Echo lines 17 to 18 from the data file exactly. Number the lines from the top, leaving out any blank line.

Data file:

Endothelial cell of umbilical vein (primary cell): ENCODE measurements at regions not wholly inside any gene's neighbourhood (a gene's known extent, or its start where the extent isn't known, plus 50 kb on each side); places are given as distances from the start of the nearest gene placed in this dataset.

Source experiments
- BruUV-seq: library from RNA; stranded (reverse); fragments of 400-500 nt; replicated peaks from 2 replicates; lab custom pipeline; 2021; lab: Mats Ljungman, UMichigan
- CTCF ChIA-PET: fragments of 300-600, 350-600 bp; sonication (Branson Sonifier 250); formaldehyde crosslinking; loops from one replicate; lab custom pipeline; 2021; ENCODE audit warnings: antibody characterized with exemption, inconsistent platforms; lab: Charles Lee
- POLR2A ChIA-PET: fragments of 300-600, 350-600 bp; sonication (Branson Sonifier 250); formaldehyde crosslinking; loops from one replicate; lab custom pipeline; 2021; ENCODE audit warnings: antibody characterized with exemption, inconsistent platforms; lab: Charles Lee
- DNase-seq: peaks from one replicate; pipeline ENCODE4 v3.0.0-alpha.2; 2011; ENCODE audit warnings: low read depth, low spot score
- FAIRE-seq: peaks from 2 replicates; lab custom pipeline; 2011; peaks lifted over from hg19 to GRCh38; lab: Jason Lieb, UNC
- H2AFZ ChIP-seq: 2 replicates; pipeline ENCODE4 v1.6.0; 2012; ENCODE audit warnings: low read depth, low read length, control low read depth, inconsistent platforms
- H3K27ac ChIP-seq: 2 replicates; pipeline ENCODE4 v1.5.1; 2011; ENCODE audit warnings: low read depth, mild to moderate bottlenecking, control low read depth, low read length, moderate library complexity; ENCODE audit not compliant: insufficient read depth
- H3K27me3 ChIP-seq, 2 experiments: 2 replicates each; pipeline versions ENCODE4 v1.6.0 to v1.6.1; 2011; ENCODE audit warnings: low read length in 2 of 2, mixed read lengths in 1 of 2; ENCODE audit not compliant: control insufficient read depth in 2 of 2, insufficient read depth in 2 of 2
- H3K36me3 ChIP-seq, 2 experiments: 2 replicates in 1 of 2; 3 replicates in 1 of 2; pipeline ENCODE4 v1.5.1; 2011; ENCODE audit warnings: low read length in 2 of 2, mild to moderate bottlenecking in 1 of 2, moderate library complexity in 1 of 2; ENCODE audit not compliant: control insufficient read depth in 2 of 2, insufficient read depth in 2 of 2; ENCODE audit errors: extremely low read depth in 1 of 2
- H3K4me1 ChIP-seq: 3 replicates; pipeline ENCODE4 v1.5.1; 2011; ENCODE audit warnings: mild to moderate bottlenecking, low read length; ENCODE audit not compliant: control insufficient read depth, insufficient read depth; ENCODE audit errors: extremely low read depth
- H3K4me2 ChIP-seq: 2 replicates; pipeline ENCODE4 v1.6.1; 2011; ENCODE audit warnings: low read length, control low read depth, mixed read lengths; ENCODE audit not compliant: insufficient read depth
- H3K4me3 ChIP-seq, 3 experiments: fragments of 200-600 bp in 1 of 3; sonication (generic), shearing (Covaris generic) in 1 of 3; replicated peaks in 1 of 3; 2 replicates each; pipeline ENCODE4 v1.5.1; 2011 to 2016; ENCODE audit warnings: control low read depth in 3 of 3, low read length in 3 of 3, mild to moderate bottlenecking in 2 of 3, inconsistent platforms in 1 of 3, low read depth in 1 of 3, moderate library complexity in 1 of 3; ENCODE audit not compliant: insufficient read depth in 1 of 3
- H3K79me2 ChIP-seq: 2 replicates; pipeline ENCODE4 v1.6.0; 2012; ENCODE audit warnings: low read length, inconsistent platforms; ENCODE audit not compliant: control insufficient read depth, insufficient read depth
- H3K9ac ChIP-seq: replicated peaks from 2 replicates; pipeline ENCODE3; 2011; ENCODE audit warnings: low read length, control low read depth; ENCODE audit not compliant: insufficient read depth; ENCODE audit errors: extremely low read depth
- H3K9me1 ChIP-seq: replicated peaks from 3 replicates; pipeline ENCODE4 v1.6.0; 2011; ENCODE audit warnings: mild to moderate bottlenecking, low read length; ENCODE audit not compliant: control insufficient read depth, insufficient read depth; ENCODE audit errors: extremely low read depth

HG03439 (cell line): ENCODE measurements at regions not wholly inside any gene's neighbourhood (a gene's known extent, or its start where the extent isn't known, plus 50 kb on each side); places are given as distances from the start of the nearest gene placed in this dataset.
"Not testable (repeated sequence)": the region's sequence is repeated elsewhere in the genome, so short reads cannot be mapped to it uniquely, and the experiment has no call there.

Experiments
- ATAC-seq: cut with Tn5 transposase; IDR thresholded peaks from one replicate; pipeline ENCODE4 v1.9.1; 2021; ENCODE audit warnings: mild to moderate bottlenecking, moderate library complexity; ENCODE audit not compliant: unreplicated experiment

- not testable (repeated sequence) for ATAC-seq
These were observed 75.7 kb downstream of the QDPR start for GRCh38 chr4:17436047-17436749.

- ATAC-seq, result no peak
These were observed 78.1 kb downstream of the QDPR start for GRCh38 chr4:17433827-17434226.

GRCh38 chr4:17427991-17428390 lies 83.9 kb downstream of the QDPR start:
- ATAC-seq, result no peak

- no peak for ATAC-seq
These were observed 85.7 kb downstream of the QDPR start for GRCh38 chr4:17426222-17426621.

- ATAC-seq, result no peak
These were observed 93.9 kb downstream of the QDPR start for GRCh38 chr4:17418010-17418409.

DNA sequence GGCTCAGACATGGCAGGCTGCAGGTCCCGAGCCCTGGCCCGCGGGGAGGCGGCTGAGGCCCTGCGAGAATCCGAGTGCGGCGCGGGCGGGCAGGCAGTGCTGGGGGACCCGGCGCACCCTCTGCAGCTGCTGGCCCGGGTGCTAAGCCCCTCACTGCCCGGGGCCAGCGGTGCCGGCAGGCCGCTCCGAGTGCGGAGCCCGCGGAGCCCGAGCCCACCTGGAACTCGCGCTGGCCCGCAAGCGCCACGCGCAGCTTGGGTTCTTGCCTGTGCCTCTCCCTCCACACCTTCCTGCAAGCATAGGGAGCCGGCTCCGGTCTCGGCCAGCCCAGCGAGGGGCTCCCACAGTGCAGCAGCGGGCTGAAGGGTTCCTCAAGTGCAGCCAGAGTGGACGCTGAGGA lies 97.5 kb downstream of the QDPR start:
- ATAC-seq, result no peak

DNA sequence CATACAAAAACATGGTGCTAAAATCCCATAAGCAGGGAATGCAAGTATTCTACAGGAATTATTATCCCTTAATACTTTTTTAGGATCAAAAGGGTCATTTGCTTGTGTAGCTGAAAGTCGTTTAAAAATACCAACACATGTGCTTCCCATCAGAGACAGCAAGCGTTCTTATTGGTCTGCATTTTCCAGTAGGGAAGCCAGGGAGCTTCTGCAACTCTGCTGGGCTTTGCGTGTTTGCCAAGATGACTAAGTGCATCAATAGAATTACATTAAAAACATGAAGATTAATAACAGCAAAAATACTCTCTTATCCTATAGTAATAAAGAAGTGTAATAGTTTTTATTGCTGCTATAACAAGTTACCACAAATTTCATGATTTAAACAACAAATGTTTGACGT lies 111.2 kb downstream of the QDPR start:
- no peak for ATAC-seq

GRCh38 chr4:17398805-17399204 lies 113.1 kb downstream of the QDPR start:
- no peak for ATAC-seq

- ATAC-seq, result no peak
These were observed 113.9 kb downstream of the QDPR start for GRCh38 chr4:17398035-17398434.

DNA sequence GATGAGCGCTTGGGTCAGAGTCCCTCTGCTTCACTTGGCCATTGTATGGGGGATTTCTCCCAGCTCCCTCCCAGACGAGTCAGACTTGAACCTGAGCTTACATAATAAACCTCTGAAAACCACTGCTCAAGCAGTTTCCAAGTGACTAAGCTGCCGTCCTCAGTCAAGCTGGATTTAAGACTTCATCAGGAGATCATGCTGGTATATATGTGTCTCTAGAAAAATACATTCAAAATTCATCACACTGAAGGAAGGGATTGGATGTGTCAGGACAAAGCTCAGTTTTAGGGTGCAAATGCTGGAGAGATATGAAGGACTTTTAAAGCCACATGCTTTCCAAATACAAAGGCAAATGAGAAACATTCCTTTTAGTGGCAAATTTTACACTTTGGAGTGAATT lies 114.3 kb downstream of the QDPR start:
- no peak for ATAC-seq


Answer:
- H3K9me1 ChIP-seq: replicated peaks from 3 replicates; pipeline ENCODE4 v1.6.0; 2011; ENCODE audit warnings: mild to moderate bottlenecking, low read length; ENCODE audit not compliant: control insufficient read depth, insufficient read depth; ENCODE audit errors: extremely low read depth

HG03439 (cell line): ENCODE measurements at regions not wholly inside any gene's neighbourhood (a gene's known extent, or its start where the extent isn't known, plus 50 kb on each side); places are given as distances from the start of the nearest gene placed in this dataset.